In order to understand Samson and his unlikelihood as a hero, we must go to Judges chapter 13. And as we go there…

I. Let’s Consider The Account Of Samson’s Family – His History

A. Notice The Adversity They Experienced

1. This Involved The Bondage

(Judges 13:1) And the children of Israel did evil again in the sight of the LORD; and the LORD delivered them into the hand of the Philistines forty years.

Samson may have been a contemporary of Samuel, and he may have begun his role as a judge during the time of Eli the priest.

Matthew Henry said…

The first verse gives us a short account, such as we have too often met with already, of the great distress that Israel was in, which gave occasion for the raising up of a deliverer. They did evil, as they had done, in the sight of the Lord, and then God delivered them, as he had done, into the hands of their enemies. If there had been no sin, there would have needed no Saviour; but sin was suffered to abound, that grace might much more abound. The enemies God now sold them to were the Philistines, their next neighbours, that lay among them,

(Judges 14:4) But his father and his mother knew not that it was of the LORD, that he sought an occasion against the Philistines: for at that time the Philistines had dominion over Israel.

(Judges 15:11) Then three thousand men of Judah went to the top of the rock Etam, and said to Samson, Knowest thou not that the Philistines are rulers over us? what is this that thou hast done unto us? And he said unto them, As they did unto me, so have I done unto them.

The word “dominion” and the word “rulers” both come from the Hebrew term (4910) mashal, which is a primary root word meaning to rule. It is also translated as “governor, reign, rule, have power.”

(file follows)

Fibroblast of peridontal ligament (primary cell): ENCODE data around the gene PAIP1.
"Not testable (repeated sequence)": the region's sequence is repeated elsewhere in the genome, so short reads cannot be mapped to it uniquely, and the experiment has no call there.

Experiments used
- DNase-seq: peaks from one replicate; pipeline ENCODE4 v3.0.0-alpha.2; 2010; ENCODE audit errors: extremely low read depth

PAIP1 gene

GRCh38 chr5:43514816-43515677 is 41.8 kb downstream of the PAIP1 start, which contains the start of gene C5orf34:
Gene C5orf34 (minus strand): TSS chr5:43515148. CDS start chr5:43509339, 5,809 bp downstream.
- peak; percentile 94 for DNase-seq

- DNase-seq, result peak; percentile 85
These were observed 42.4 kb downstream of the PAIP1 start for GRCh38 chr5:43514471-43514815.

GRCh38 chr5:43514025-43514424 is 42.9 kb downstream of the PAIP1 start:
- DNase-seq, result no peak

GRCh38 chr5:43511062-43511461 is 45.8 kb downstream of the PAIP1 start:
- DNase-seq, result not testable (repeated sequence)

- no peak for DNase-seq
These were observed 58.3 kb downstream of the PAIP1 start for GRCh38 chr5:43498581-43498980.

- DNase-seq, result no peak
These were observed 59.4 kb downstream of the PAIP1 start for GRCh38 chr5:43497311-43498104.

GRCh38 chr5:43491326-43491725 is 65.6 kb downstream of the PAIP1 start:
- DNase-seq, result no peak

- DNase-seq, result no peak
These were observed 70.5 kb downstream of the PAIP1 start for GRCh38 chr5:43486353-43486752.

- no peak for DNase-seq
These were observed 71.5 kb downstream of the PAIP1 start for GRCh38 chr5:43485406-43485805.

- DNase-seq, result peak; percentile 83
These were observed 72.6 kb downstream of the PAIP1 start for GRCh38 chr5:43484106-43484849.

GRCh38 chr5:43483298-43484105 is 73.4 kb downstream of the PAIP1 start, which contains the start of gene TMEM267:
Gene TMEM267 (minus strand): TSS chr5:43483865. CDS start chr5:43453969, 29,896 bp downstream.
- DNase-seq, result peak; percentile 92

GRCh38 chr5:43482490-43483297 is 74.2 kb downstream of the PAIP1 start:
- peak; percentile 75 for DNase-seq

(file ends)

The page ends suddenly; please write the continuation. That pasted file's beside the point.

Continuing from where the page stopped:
2. This Involved The Barrenness

(Judges 13:2-3) And there was a certain man of Zorah, of the family of the Danites, whose name was Manoah; and his wife was barren, and bare not. (Notice the double emphasis of this condition) {3} And the angel of the LORD appeared unto the woman, and said unto her, Behold now, thou art barren, and bearest not: but thou shalt conceive, and bear a son.

Matthew Henry further said…

His parents had been long childless. Many eminent persons were born of mothers that had been kept a great while in the want of the blessing of children, as Isaac, Joseph, Samuel, and John Baptist, that the mercy might be the more acceptable when it did come. Sing, O barren! thou that didst not bear, Isaiah 54:1. Note, Mercies long waited for often prove signal mercies, and it is made to appear that they were worth waiting for, and by them others may be encouraged to continue their hope in God’s mercy.

B. Notice The Angel They Encountered

1. This Angel Had A Marvelous Promise

a. They Would Have A Son

(Judges 13:3) And the angel of the LORD appeared unto the woman, and said unto her, Behold now, thou art barren, and bearest not: but thou shalt conceive, and bear a son.